Since 1970 Dorothy Tod has lived in Warren on 1 acre in the Mad River flood plain, along with a substantial knotweed plantation. She’s been badly flooded twice, in 1998 and 2011. After Irene, the 18 inches of sediment that covered the entire acre was gathered to create a fluvial mitigation, permaculture, medicinal kitchen garden, i.e., a berm off the kitchen between the house and the river.
She worked with Mark Krawczyk, of Keyline Vermont, to design and install the permaculture riparian buffer along the 450 feet of river frontage.
“We planted silver maple, red maple, red oak, black walnut, black birch, black cherry, black locust, butternut, linden, dogwood, elderberry, service berry, nanny berry, winterberry, high bush cranberry, witch hazel, alder, willow, slippery elm, hawthorn, cramp bark and seaberry. We also installed an irrigation system and put wire around most of the trees to ensure success. This was all planted in an area of dense knotweed and for the past eight years, I have been diligently scything the knotweed four times a year to reduce its footprint and keep it from engulfing the plantings,” Tod said.
This year in late September, a beaver dam in Granville Gulf was removed and about that same time Tod looked out her bedroom window and realized she could now see the river.
“On closer inspection I realized my little black birch, now 4 inches in diameter, was lying on the ground, with a few branches chewed off. Was this the work of a displaced beaver? Was he/she able to immediately size up all my resources and realize the ‘riparian buffet’ could easily provide all the materials for dam, house and winter food?” Tod pondered.
“I regularly paddle at Blueberry Lake and one fall I keyed out 14 different shrubs and barks in a beaver cache up against the bank. I noted both the nutritional and medicinal qualities inherent in their selections, which prompted me to be curious about the range of this beaver’s palate. I walked the length of my plantings, observing what they took. Most of the trees had wire protection, but not the black birch, alas, and the dogwoods, willows and alders that I planted were now gone or severely damaged. Also many ashes, sumac, poplars and an apple that self planted were gone. The brambles, blackberry and raspberry are greatly thinned out. Every day I am wrapping more wire after ever more assaults – on a big yard apple, the witch hazel and many more trees. They even took half of my burn pile. And they have showed no interest in the invasives – knotweed, honeysuckle and burning bush,” Tod continued.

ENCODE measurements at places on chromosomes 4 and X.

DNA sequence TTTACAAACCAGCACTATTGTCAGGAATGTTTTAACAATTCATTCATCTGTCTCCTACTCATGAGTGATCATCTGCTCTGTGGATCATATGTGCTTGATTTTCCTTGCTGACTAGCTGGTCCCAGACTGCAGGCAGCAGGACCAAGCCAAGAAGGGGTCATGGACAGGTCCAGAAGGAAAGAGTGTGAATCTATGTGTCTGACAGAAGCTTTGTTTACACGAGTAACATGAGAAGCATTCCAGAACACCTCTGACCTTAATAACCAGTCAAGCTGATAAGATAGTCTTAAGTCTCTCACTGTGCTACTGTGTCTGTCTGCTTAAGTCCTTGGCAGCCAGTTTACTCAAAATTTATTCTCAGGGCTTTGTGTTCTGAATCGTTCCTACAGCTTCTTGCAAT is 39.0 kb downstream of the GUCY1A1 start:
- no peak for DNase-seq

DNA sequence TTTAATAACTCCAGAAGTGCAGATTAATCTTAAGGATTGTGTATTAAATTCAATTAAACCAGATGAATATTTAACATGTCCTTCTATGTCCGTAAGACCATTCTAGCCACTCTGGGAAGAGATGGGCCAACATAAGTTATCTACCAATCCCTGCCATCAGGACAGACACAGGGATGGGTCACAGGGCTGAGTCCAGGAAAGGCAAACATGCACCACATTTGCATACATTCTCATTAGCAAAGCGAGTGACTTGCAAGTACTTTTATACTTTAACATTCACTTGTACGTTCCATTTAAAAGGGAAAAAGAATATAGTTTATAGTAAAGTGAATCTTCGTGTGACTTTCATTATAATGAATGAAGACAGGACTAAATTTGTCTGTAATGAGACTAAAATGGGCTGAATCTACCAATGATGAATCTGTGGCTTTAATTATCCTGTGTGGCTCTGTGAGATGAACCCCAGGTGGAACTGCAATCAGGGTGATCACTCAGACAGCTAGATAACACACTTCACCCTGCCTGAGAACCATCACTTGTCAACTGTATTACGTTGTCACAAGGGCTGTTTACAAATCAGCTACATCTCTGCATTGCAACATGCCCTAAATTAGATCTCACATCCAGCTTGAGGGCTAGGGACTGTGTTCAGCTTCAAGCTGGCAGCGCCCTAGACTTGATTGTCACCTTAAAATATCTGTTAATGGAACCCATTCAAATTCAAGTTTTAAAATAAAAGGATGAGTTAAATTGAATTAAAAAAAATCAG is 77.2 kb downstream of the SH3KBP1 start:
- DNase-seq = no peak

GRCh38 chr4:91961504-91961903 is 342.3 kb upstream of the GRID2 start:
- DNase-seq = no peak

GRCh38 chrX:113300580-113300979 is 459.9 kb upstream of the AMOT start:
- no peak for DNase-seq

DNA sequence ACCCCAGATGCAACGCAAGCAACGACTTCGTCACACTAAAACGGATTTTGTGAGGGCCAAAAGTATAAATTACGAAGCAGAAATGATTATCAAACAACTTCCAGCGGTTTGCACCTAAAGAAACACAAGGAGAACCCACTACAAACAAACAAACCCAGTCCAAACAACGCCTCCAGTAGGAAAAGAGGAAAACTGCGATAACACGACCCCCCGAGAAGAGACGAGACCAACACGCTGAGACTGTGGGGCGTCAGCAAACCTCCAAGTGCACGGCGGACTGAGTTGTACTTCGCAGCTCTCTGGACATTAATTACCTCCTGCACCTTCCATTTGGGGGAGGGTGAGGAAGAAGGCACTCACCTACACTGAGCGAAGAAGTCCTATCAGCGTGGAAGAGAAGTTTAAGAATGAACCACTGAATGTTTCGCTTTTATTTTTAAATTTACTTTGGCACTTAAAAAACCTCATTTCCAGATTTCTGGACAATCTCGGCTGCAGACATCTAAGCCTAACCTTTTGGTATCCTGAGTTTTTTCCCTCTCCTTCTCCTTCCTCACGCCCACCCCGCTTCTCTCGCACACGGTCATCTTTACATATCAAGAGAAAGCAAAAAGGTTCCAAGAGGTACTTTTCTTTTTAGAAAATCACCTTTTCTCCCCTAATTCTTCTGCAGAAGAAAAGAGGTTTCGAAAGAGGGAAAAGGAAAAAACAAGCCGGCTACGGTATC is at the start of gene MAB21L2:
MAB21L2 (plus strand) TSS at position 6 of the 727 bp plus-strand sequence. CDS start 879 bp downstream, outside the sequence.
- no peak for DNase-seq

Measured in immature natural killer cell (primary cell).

She says the beaver dam is tucked or hollowed into the side of the bank. She regularly plants willow and dogwood cuttings and spread seeds – Joe Pye weed, St. John’s wort and sedges – on the banks close to the water line to keep the banks from eroding. Now the banks are all exposed dirt, beaver slides and construction debris.
“Then came the Halloween night flooding. The water rose to the top of the bank and took out both the dam and the house. There are now big holes in the bank where they hollowed out rooms. Where are they now? I did see their footprints in the sand when the water level went down, near their house site. Are they thinking of rebuilding? I don’t think my riparian buffet can support another round,” Tod said.